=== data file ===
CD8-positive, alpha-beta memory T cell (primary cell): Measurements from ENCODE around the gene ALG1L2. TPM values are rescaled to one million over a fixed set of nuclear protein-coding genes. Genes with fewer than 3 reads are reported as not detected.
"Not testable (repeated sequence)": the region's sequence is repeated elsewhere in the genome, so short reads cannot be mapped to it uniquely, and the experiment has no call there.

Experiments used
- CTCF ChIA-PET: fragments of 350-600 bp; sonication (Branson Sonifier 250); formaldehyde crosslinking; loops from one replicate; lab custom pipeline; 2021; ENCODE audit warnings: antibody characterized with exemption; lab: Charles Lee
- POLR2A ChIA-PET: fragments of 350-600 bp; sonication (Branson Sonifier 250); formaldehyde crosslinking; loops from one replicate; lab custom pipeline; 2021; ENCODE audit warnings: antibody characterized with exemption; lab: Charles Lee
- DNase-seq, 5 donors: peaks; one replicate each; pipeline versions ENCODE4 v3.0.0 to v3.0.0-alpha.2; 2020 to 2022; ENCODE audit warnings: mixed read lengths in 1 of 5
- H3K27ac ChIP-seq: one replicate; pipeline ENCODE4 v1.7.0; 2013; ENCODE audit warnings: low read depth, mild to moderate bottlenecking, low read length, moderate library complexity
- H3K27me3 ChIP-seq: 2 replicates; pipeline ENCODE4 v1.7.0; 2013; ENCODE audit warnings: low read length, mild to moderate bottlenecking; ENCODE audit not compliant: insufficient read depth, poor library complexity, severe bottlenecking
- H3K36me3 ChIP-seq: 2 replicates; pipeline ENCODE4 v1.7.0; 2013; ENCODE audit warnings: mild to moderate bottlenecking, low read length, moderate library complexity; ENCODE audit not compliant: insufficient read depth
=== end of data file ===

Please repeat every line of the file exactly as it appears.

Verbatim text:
CD8-positive, alpha-beta memory T cell (primary cell): Measurements from ENCODE around the gene ALG1L2. TPM values are rescaled to one million over a fixed set of nuclear protein-coding genes. Genes with fewer than 3 reads are reported as not detected.
"Not testable (repeated sequence)": the region's sequence is repeated elsewhere in the genome, so short reads cannot be mapped to it uniquely, and the experiment has no call there.

Experiments used
- CTCF ChIA-PET: fragments of 350-600 bp; sonication (Branson Sonifier 250); formaldehyde crosslinking; loops from one replicate; lab custom pipeline; 2021; ENCODE audit warnings: antibody characterized with exemption; lab: Charles Lee
- POLR2A ChIA-PET: fragments of 350-600 bp; sonication (Branson Sonifier 250); formaldehyde crosslinking; loops from one replicate; lab custom pipeline; 2021; ENCODE audit warnings: antibody characterized with exemption; lab: Charles Lee
- DNase-seq, 5 donors: peaks; one replicate each; pipeline versions ENCODE4 v3.0.0 to v3.0.0-alpha.2; 2020 to 2022; ENCODE audit warnings: mixed read lengths in 1 of 5
- H3K27ac ChIP-seq: one replicate; pipeline ENCODE4 v1.7.0; 2013; ENCODE audit warnings: low read depth, mild to moderate bottlenecking, low read length, moderate library complexity
- H3K27me3 ChIP-seq: 2 replicates; pipeline ENCODE4 v1.7.0; 2013; ENCODE audit warnings: low read length, mild to moderate bottlenecking; ENCODE audit not compliant: insufficient read depth, poor library complexity, severe bottlenecking
- H3K36me3 ChIP-seq: 2 replicates; pipeline ENCODE4 v1.7.0; 2013; ENCODE audit warnings: mild to moderate bottlenecking, low read length, moderate library complexity; ENCODE audit not compliant: insufficient read depth